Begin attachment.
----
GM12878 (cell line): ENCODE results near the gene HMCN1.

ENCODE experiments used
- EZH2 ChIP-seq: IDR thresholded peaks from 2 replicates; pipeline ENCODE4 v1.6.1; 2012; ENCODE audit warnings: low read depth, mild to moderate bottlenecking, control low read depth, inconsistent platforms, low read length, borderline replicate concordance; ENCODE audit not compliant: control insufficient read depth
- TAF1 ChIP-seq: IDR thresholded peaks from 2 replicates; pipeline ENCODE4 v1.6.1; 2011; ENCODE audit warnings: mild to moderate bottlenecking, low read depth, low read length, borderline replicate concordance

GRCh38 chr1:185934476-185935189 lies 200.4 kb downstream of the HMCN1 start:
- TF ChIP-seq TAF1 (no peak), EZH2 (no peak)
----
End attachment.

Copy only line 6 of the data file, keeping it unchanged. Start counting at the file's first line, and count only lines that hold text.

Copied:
- TF ChIP-seq TAF1 (no peak), EZH2 (no peak)